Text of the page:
Karen Stephens
Karen Stephens
Meredith Lasher

Women's Theatre Project Adds Men for "Chitterling Heights" and Puts On a Memorable Show

This posthumous world premiere by counterculture chronicler Ann Morrissette Davidon is an ambitious study of cultural oppression in a changing world. It's set in 1962 in a secluded estate above the Hudson River, where playwright Lorraine Hansberry (Karen Stephens), still reaping the rewards of her groundbreaking Raisin in the Sun, has invited novelist and social activist James Baldwin (Andre' L. Gainey) for a critique of her latest play. He's brought along a protégé, bubbly Southern belle Laura Lee (Kaitlyn O'Neill), who catches the attention of Lorraine's husband, Bob (Sean Muldoon), exacerbating the fractures in a marriage that already seems in its final throes.

Conversing over food, drinks, and Hansberry's words, the racially split cast addresses just about every divide in America, as applicable now as they were then: skin color, sexuality, gender, class, religion, and culture, each person striving to transcend his or her prescribed identity. It's to Davidon's credit that the characters always feel flesh and blood and not mouthpieces for the minorities they represent.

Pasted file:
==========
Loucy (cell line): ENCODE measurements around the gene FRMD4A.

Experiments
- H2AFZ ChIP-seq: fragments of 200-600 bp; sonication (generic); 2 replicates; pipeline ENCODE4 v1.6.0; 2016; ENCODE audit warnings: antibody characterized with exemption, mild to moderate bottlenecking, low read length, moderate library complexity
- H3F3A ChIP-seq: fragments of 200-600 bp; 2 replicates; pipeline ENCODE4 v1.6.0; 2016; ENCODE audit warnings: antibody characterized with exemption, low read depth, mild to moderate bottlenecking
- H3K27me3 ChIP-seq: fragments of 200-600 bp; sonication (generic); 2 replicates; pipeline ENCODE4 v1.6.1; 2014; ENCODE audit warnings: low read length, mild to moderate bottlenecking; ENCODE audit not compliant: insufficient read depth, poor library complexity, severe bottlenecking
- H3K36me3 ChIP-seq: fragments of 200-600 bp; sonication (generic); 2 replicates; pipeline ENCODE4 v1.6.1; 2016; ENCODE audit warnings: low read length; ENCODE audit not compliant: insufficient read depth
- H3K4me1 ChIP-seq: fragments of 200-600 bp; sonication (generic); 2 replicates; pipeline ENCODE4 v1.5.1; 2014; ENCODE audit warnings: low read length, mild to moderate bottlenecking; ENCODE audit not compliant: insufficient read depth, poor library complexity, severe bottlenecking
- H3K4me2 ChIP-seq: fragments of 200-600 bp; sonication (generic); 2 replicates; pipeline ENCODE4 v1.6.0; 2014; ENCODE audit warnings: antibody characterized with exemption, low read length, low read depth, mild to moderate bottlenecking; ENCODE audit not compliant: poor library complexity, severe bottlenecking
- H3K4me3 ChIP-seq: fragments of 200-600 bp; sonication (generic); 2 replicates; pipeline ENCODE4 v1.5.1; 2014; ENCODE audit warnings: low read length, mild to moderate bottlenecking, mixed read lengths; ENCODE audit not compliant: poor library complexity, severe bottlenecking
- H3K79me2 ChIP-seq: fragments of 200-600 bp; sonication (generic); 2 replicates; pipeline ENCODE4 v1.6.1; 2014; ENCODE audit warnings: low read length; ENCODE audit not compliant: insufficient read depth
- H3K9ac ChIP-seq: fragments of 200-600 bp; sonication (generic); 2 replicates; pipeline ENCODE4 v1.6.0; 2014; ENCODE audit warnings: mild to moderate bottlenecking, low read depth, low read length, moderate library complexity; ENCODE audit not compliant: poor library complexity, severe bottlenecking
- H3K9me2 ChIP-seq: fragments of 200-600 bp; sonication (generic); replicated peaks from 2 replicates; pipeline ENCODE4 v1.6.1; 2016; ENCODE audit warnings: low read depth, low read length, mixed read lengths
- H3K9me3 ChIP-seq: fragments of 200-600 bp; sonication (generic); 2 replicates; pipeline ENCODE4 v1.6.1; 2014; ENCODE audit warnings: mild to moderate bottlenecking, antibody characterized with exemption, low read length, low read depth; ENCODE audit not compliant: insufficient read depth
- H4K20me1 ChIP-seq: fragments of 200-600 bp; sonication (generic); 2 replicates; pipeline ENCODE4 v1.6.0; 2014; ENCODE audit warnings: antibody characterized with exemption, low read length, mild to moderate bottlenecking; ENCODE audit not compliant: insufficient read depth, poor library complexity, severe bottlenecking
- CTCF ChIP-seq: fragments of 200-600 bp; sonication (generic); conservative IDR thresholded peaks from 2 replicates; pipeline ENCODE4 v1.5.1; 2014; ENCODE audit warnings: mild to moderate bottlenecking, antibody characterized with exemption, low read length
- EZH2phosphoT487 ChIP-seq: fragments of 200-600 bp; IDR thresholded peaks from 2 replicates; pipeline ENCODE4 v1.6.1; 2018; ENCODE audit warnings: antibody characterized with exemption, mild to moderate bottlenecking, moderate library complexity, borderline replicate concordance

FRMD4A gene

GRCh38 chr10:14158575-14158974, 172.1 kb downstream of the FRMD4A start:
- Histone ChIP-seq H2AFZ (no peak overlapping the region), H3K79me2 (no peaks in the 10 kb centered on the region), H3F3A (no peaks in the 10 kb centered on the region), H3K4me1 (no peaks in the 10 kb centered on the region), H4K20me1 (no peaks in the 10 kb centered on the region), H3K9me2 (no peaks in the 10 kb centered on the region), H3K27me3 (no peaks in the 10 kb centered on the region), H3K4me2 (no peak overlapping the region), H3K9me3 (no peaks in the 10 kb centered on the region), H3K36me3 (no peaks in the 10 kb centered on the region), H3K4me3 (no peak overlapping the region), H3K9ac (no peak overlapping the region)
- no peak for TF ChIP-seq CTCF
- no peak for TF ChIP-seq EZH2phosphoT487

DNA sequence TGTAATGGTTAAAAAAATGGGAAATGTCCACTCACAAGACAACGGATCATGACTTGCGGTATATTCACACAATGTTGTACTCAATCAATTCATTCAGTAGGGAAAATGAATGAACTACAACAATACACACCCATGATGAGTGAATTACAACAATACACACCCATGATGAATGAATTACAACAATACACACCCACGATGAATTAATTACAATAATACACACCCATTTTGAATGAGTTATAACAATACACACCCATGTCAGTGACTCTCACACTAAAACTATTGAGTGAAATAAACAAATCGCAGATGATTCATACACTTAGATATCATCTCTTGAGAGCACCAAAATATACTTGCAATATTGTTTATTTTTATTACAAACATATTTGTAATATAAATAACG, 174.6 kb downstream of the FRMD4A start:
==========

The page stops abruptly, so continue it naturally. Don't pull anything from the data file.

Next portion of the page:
Chitterling Heights marks the first time, after 26 productions, that the Women's Theatre Project has featured male cast members. Although Gainey is a pitch-perfect James, Muldoon makes an unconvincing Bob, looking and sounding wooden and uncomfortable in his intimate moments with Lorraine. Stephens, on the other hand, wholly transforms into the insecure playwright, ferreting out the hidden meanings in every sarcastic quip and slowly chipping away at her character's fragility. It's another winning, dynamic performance to add to a pretty flawless résumé.


Chitterling Heights

Chitterling Heights, presented through August 28 at Women's Theatre Project, 505 NW First Ave., Fort Lauderdale. Call 866-811-4111, or click here.

The play's problems require Band-Aids, not drastic rewrites: The first act feels like an entire show, and the second act is a blip that ends on an awkward, unnecessary voice-over. But this is a solid, thought-provoking new work and a coup for the Women's Theatre Project.

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